Ha! Long title, but it reflects exactly what I want to talk about today. I have been talking to other mothers of nine and ten year old little girls, and it seems we all have a common problem…The nine year old girls seem to either cry and crumple with many of their studies at that age, and the ten year olds do their work but with the pacing of a slug. Is this happening to anyone else out there? For those of you with nine and ten year old boys, is the behavior similar or different?
I have found for my ten year old personally, the lessons have to be extremely enlivened. Art, music, poetry, movement are all exceedingly important to teaching. Those things are the learning. Today we practiced fractions through an invention of my dear friend Samantha Fogg who is a dog trainer, by looking at the number of trials our dog got right in different tasks. What fraction of the trials did she get right? What fraction did she get wrong? Can we add fractions across trial tests to garner totals? At the same time, my first grader painted giant letters with washable tempura paint and a roller, walked the letters, and then walked the letters with our dog, training her to walk on a loose leash and not pull. This, of course, would not be any kind of a main lesson in a Waldorf school, but in a home environment it was very enlivening and very practical. I think Rudolf Steiner might have liked it.
However, don’t we always worry? We think, well surely there also has to be a point, “that something has to get done!” Not that art, music, poetry, movement, cooking, etc are not “doing something” but that sometimes perhaps just as adults, we like to see something of our own traditional learning background in Main Lesson Book entry and pencils.
It can be easy to get into a very dry two or three day rhythm: present the material, work with the material artistically, draw in the Main Lesson Book and write a summary and yet this is not all that a Waldorf teacher would do at school and it is not all we should be doing at home. (And I am not suggesting we abandon a two or three day rhythm here – sleep is an integral part of learning in Waldorf Education! However, I am rallying against only a Main Lesson Book. Maybe you do a puppet show as part of your block and it arches over several weeks; maybe cooking over several weeks fits in..etc)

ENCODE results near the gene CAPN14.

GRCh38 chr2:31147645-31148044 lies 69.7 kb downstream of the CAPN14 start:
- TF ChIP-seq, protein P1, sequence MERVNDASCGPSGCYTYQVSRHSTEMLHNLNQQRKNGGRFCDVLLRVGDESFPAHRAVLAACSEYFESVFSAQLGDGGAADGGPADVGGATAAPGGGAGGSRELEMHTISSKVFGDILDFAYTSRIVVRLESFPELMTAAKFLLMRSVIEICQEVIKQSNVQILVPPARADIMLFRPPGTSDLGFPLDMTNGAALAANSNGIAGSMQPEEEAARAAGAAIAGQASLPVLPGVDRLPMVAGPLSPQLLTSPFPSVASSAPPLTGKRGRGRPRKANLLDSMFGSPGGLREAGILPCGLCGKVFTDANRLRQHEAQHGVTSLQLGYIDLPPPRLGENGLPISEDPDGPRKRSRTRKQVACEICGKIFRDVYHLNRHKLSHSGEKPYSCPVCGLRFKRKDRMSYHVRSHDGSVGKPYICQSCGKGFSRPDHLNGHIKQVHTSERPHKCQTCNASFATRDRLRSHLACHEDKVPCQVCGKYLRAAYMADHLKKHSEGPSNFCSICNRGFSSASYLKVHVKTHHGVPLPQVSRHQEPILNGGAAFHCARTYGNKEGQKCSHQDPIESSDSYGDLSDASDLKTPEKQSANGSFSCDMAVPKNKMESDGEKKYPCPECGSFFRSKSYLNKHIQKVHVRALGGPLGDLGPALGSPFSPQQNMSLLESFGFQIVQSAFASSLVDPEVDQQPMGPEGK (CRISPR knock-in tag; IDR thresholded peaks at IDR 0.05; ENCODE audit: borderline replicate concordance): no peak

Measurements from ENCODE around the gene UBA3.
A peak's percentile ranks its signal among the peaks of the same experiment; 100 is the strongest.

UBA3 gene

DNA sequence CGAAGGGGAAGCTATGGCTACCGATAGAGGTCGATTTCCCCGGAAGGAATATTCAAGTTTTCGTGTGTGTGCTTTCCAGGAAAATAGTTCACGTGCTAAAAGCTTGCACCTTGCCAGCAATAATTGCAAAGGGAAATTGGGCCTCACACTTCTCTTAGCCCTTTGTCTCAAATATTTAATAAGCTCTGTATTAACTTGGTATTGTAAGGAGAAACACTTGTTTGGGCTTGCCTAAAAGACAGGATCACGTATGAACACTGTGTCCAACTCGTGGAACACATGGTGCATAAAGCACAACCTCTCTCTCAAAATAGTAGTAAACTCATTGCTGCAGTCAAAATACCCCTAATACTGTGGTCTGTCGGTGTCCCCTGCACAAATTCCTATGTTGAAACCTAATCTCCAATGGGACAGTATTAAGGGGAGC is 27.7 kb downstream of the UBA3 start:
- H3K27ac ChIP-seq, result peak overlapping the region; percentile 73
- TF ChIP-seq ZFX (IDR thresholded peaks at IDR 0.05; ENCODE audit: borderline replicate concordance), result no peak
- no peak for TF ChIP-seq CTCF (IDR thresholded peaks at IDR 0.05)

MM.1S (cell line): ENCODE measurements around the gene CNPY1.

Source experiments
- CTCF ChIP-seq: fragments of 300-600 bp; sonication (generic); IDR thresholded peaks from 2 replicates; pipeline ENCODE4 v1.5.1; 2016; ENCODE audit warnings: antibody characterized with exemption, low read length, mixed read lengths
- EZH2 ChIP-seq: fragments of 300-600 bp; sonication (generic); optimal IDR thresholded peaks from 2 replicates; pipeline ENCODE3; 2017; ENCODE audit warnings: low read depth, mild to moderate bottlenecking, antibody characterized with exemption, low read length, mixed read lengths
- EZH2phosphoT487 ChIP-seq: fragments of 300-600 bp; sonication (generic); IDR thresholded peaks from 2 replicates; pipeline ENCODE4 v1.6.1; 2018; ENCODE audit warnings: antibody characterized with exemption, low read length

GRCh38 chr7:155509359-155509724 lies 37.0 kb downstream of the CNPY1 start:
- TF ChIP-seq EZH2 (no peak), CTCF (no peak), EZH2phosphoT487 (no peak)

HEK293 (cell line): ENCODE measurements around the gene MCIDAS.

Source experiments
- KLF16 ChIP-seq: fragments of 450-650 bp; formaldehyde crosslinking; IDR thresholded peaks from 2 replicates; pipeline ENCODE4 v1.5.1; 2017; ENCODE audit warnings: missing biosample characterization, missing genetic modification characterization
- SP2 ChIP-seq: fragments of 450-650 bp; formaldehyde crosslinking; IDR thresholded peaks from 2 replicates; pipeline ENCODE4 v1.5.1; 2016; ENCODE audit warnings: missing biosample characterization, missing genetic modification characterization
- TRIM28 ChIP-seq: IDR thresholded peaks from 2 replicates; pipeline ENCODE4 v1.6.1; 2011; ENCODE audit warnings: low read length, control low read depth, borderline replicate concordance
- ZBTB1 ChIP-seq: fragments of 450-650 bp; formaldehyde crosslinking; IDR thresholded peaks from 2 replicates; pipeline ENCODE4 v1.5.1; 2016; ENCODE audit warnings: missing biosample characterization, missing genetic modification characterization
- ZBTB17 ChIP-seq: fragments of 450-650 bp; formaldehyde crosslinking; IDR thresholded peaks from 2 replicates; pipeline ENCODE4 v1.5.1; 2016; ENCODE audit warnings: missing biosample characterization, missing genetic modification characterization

At home, we want to keep things simple. I think we must face it that by the time we get through a long and complicated opening of verses, songs, poetry, flutes with older and younger children present that someone will need to go to the bathroom, someone will need to eat, someone is crying! Have you all ever experienced that? I sure have! Meredith, a sixth grade Waldorf Teacher, has some fine tips here for managing a classroom that I think could work well in the home environment as well: http://www.awaldorfjourney.com/2011/10/managing-the-masses/
But, it is good to keep in mind: how can this be enlivening? What needs to go in a Main Lesson Book or is there another way to do this? And, when do I need to push a bit – does this child really need to complete this artistic presentation, this summary? Because sometimes it becomes more about life than just the simple lesson.
I also like to go back and review the parts of the Main Lesson on Meredith’s blog:
New Content, the end of a Main Lesson: http://www.awaldorfjourney.com/2011/01/new-content/
The Warm-Up (the beginning of the Main Lesson): http://www.awaldorfjourney.com/2010/12/warm-up/
I would love to hear your experiences and thoughts.